Electronic Design
Delivering 3D Video for Virtual and Augmented Reality Applications

Delivering 3D Video for Virtual and Augmented Reality Applications

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Remember when digital cameras were big, bulky, and expensive? Getting a single camera to provide wider visual coverage often entailed multiple servos. Getting one to provide a stable image while flying around attached to a plane or quadcopter was an even greater challenge. In fact, that is what Viooa’s solution is designed for.

The Viooa Solo (Fig. 1a) uses three image sensors to deliver a 360-deg. by 180-deg. image. That is an 8.5 Mpixel snapshot or 4K Ultra HD video. It uses on-board compute power to knit together the camera images into a single panoramic image. The module also has GPS support as well as gyroscopes and accelerometers to support digital image stabilization.

Fig. 1a

Fig. 1b
1. Viooa Solo (a) has three color image sensors while the Super Resolution (b) has a single fish-eye color camera surrounded by four monochrome sensors for image stabilization.

The Viooa Super Resolution (Fig. 1b) camera uses a single color camera with a fish-eye lens for 8K images with four monochrome cameras that assist in image stabilization. They are both designed to mate with a number of UAVs from the fixed with Quest to the DJI series of quadcopters like the Phantom and Inspire 1.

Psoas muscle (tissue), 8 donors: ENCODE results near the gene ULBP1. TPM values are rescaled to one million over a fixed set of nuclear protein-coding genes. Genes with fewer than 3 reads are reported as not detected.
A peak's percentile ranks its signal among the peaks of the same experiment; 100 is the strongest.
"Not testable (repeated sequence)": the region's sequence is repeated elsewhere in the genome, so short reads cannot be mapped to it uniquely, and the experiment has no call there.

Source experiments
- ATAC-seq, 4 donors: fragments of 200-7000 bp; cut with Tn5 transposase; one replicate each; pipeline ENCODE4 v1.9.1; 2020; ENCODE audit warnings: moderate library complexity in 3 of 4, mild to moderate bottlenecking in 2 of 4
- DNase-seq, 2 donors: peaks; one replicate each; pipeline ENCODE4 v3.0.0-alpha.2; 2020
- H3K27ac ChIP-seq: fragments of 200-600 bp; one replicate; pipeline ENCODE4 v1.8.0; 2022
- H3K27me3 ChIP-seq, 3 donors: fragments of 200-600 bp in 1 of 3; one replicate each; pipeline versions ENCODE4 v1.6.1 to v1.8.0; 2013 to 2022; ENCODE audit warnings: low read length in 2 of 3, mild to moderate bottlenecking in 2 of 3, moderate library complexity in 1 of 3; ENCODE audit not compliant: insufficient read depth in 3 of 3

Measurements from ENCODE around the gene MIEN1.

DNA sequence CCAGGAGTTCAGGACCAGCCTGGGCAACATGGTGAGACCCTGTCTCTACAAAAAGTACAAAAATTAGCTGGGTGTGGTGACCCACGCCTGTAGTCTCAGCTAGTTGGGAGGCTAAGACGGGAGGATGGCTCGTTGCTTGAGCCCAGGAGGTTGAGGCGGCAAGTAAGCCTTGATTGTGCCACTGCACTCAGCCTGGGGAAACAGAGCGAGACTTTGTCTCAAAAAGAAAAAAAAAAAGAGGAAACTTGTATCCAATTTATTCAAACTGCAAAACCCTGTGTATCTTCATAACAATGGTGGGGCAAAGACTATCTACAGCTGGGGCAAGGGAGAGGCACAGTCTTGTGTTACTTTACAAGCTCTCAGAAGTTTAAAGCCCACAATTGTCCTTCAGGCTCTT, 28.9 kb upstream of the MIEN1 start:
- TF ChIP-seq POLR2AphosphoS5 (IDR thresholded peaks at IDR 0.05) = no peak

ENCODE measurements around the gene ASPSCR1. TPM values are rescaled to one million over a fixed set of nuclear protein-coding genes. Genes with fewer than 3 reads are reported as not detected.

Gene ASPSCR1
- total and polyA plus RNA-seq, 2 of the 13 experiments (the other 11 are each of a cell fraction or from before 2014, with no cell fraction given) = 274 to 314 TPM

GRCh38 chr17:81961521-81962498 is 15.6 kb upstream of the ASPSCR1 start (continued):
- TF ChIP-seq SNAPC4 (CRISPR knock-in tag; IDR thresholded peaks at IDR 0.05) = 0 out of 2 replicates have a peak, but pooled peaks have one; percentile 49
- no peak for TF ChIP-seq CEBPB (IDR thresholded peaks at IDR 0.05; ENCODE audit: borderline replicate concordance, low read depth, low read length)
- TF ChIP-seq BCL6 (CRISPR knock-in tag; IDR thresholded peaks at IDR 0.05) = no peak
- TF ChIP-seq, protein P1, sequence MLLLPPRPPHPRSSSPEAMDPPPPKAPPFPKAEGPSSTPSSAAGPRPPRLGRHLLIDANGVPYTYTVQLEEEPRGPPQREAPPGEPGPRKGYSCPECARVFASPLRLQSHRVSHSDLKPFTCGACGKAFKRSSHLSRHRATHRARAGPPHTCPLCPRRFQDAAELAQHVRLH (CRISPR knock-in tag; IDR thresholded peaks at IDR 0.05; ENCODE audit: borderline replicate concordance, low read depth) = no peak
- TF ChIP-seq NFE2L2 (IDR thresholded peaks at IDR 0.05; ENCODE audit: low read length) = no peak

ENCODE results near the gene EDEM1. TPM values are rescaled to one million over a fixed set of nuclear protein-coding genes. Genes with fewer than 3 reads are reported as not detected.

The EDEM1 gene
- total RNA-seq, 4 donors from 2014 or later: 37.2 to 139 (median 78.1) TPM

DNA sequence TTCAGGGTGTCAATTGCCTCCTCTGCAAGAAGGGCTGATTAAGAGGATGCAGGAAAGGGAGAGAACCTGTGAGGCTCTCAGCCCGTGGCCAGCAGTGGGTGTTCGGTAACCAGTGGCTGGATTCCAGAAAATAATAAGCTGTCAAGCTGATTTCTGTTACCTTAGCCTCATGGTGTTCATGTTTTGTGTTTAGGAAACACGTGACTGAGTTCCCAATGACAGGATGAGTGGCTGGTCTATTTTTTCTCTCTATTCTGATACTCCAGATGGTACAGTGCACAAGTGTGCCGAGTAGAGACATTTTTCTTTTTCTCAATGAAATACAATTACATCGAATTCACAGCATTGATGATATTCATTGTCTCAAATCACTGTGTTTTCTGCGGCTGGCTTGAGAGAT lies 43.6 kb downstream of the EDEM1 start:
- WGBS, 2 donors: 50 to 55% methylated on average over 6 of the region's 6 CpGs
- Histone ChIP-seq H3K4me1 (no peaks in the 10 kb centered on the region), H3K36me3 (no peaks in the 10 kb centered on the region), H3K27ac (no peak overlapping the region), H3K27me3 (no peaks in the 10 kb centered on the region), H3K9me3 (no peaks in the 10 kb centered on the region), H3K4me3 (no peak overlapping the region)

Viooa’s solution is just one of many multiple-imager products. For example, the Vuze VR uses four pairs of image sensors to provide 360-deg. video for 3D virtual-reality videos. Each pair handles an overlapping quadrant and the pairs provide 3D imaging within the quadrant.

StereoLabs' ZED 2K Stereo Camera (Fig. 2) is designed for a single quadrant, but it can deliver 2.2K (4416 by 1242 pixels) video at 15 frames/s, 1080p at 30 frames/s, or 720p at 60 frames/s using 4 Mpixel sensors. The ZED SDK is a C++ library that can generate 3D point clouds using information from the camera. The ZED SDK works with Nvidia’s Jetson TX1 running NVidia’s CUDA software. The camera is connected to the Jetson TX1 by a USB 3.0 cable. It allows the system to provide depth sensing from 1 m to 15 m. This information can then be used for object recognition and eventually obstacle avoidance as well as path planning.

Fig. 2
2. StereoLabs’ ZED 2K Stereo Camera provides high-definition 3D depth sensing when coupled with a compute engine like NVidia’s Jetson TX1.

Some systems do post processing of video where a heftier compute server is available to knit together video and GPS information. Others, like the ZED and Jetson TX1, work in real time. Having enough heavy-duty compute power available for video processing means there may be headroom to handle other image processing chores such as obstacle and face recognition.

Multiple cameras have the advantage of covering a large area as well as providing 3D information. This may not eliminate the need for other sensors such as LIDAR for some applications, but these image sensors may be the only ones needed in many applications.

Looking for parts? Go to SourceESB.

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This file type includes high resolution graphics and schematics when applicable.
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